Spain declares guilty of sedition to Catalan leaders in historic ruling on offer of independence
MADRID: The Supreme Court of Justice sentenced nine Catalan separatist leaders to nine to 13 years in prison on Monday for their role in the failed attempt at independence for the region in 2017.
The other three defendants in the historic ruling on a prohibited referendum and a short-term declaration of independence were found guilty only of disobedience and not sentenced to prison. All the defendants were acquitted of the most severe charge, the rebellion.
Much is at stake, both for Spain and for its richest region in this trial for an impulse of independence that attracted worldwide attention, triggered the largest political crisis in Spain in decades and baffled the financial markets.
The main questions are how the separatists will react to the verdicts, if the promise of peaceful protests is fulfilled and if the reputation of Spain and the separatist movement could be affected and how.
Both the government and the separatists distributed their own video on social networks before the verdict. The separatists say they have done nothing wrong and that the trial was political, the government says the trial strictly followed the law.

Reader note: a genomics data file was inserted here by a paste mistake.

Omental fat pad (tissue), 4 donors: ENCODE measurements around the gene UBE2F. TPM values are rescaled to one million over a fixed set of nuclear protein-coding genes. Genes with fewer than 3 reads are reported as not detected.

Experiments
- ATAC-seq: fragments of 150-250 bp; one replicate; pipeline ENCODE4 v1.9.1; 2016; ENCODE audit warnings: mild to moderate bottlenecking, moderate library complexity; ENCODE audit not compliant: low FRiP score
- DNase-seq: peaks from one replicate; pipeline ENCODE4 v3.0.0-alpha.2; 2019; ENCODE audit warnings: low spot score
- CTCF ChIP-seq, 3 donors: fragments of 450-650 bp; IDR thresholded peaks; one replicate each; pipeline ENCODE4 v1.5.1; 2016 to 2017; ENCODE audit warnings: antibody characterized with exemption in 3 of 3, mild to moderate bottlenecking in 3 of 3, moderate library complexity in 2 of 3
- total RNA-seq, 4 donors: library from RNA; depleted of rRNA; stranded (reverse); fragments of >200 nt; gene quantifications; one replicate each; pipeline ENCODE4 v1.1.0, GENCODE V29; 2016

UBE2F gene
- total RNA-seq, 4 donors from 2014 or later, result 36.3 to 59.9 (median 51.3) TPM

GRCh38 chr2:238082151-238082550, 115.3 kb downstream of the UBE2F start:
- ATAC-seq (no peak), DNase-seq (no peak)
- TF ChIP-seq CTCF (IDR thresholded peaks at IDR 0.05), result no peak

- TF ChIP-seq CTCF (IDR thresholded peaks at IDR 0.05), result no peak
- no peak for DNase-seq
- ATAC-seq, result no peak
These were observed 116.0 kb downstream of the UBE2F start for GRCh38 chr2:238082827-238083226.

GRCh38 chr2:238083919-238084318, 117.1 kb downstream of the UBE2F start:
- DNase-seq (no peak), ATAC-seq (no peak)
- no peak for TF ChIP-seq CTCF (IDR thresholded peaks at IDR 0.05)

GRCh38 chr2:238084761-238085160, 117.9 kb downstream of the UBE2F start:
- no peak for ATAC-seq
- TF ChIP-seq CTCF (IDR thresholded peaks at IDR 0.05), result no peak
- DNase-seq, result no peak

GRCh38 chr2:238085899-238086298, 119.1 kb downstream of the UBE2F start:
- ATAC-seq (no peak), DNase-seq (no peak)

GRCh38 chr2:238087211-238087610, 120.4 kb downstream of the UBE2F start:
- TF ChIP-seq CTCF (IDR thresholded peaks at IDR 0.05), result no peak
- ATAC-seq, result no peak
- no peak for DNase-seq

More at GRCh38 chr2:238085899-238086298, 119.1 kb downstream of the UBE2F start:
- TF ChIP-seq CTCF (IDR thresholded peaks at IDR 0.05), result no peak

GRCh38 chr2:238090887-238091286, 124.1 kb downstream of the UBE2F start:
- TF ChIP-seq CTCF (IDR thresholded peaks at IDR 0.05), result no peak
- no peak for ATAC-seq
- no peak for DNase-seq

The only verdict that we will accept is the acquittal, the center-right separatist party of the former leader said in a video.
The government video itself showed several ministers defending Spain's democratic system. The interim prime minister, Pedro Sánchez, tweeted the video, with a message describing Spain as one of the freest and safest countries in the world.
The longest prison sentence was for former Catalan deputy Oriol Junqueras, who received 13 years.
Four of the leaders were convicted of embezzlement of public funds.
Separatist protests have been largely peaceful, but police sources have said authorities are prepared for possible violence.
The government has said it is ready to take direct control of Catalonia, as it did briefly in 2017, if the leaders of the movement violate the law.
The ruling is likely to mark a national election on November 10, the fourth in Spain in four years, scheduled for November 10, and influence the direction taken by the separatist movement.
An opinion poll in July showed that 48.3% of Catalans were against secession and 44.0% in favor.